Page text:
In 2 years, Tesco Polska has reduced its food waste by 41%
Tesco today published its annual food waste data for third time, revealing doubling the amount of food that was redistributed to food banks, local charities and animal feed.
The retailer decreased the amount of food safe for human consumption going to waste by 27% year-on-year.
Overall, this led to the amount of food going to waste at Tesco Poland operations falling by 12% to 8 946 tonnes compared to the previous year and is now very close towards its target to halve food waste in its own operations.
Over 12 months, Tesco sold around 1 000 000 million tonnes of food in Poland. A small fraction – 12 356 tonnes – remained unsold. Of this total, 3 411 tonnes was redistributed and stopped from going to waste.
Tesco was the first (and stilly only) Polish retailer to publish its own operations data in 2017.Thanks to Food Waste Data reporting, Tesco can proudly say that in just two years it decreased food waste in its operations by 41%, while donated 3 372 tonnes of food for people in need.
Efforts to halve food waste are not only good for business or for charity purposes, they have deeper meaning when put into global context. From an environmental perspective, food loss and waste is causing around 8% of all greenhouse gas emissions. If food loss was a country, it would be the third biggest emitter of a global greenhouse gas emission after China and the USA. Therefore one of the UN sustainable development goal is to halve food waste by 2030. As one of the biggest retailers in the world, Tesco is aware of its responsibility in the fight against food waste and hence has committed to this target.
Tesco believes that what gets measured gets managed. The Food Waste Data Report gives an exact picture on the amount of food surplus and waste, so Tesco can make steps to effectively minimise the amount of waste, including increasing the amount of food surplus that is donated.
“Reducing food waste is a global challenge: one in nine people are going hungry whilst a third of the world’s food is wasted. This food waste has a huge environmental impact, creating unnecessary greenhouse gas emissions. Publicly reporting food data is crucial to delivering on our ambition to help halve global food waste by 2030. Our efforts lead us to achieve a fantastic progress. Less than 1% of food sold in Tesco goes to waste. Already in 2019, we are very close to achieve the UN sustainable development goal to halve food waste in our operations.
I am very proud of the work of all colleagues who have contributed to this effort and of course all charities´ and Food banks` representatives who are doing an amazing work distributing the food to those who need it the most. Our results are encouraging, however there is still more work to do. Last year we wasted 1 779 tonnes of food that was suitable for human consumption. We will continue to work hard that no good food will go to waste and we call on other retailers and companies in the food supply chain to join us in this effort, and measure and publish their food waste data” - said Martin Behan, Tesco Polska Managing Director.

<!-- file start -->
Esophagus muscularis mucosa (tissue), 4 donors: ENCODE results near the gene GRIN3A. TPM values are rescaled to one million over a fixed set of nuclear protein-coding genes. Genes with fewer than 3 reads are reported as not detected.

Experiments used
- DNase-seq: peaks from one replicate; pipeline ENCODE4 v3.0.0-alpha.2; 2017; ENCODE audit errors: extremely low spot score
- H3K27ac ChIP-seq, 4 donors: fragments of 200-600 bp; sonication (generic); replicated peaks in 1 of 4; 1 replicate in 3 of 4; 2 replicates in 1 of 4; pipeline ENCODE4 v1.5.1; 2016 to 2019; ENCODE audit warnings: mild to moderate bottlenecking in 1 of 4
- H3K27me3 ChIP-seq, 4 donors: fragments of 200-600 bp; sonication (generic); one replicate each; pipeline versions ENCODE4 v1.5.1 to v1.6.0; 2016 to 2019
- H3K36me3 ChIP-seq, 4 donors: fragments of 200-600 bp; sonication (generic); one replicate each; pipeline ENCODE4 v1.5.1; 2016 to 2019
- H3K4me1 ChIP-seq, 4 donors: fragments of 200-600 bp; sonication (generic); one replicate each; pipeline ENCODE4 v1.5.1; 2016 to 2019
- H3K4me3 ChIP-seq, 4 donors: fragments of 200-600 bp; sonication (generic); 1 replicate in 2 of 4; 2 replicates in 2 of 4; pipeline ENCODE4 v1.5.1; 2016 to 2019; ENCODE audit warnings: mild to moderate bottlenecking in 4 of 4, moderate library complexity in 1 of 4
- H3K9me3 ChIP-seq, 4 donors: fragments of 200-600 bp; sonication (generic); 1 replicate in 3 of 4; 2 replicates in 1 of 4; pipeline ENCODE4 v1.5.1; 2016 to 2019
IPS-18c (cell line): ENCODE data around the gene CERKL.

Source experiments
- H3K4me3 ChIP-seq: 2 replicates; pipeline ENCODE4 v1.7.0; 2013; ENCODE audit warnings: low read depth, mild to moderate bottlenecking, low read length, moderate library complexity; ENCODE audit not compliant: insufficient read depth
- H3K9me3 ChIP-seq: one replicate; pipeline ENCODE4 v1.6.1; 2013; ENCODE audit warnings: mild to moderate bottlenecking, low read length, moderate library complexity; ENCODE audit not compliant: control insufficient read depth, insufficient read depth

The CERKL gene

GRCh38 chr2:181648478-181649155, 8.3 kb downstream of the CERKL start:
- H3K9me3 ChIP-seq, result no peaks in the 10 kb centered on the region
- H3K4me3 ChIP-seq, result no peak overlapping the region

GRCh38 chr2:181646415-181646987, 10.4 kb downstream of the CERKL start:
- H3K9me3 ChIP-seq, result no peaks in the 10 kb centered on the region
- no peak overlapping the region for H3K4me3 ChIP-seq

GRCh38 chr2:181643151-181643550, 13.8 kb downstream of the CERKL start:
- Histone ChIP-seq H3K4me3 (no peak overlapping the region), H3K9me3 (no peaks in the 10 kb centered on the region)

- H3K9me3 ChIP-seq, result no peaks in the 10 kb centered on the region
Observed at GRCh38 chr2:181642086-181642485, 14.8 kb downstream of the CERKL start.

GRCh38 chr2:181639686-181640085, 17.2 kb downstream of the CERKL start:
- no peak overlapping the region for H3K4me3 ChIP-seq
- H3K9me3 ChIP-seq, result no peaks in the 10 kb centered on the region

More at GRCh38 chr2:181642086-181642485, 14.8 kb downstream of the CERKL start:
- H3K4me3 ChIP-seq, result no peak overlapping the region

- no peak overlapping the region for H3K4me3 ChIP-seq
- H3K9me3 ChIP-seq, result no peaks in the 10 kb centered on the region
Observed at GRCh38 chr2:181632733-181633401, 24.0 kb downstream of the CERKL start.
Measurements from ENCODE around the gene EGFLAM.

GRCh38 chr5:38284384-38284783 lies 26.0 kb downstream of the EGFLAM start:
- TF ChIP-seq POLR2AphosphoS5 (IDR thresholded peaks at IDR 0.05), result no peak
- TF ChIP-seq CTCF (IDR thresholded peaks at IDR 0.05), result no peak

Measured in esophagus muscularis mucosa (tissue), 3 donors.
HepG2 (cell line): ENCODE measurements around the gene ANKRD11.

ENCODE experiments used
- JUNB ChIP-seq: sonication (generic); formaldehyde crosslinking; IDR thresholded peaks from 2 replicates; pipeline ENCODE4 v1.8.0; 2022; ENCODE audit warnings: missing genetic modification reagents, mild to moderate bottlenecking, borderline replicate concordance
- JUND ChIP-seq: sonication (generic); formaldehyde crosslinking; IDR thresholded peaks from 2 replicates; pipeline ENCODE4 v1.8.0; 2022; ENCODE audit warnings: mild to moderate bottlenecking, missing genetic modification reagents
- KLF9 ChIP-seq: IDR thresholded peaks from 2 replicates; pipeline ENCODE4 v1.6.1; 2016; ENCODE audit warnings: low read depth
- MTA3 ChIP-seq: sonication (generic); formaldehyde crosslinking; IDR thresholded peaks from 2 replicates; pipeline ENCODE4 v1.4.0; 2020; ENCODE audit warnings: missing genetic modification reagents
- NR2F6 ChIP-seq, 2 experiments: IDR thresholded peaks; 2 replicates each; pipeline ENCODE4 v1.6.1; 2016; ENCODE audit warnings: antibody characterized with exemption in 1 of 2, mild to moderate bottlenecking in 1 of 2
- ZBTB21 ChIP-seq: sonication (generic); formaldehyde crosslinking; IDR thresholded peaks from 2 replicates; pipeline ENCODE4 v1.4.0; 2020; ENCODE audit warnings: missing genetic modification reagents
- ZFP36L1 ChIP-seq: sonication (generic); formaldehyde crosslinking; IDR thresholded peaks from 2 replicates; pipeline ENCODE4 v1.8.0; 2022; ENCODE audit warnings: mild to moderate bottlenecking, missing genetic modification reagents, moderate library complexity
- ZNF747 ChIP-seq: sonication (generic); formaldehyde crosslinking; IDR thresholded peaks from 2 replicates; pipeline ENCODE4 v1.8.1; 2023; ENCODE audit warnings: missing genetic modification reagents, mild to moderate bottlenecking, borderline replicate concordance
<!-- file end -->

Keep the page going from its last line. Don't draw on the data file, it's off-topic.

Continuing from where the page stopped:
In the 2018/19 financial year, Tesco offered 1 003 675 tonnes of food out of which 12 356 tonnes were not sold to consumers. This represents food suitable for human consumption, animal feed as well as food not suitable for donation and therefore sent to disposal. In the last year, Tesco donated 3 372 tonnes of food to Food banks and local charities to help people in need. This represents an increase of 50% compared to the previous year. In addition, company donated 39 tonnes of food as animal feed last year.
Tesco’s goal is that by 2020 all of its stores will be donating food surplus to Food banks and local charities. Currently 254 stores are able to donate food surplus.
“Being transparent on food waste is essential to identify the sources of this issue and decreasing it. Tesco has been our partner for years and we are happy that the number of food donated by the retailer is growing year by year. Today the biggest challenge in this process is encouraging to cooperation more local charities that could take part in donations scheme” – said Marek Borowski, Head of the Polish Food Banks Federation.
Tesco believes that by publishing food waste data again, for the third year, it can set a model for other retailers and players in food industry (like manufacturers, distributors or restaurants) to follow – transparency is key in tackling food waste.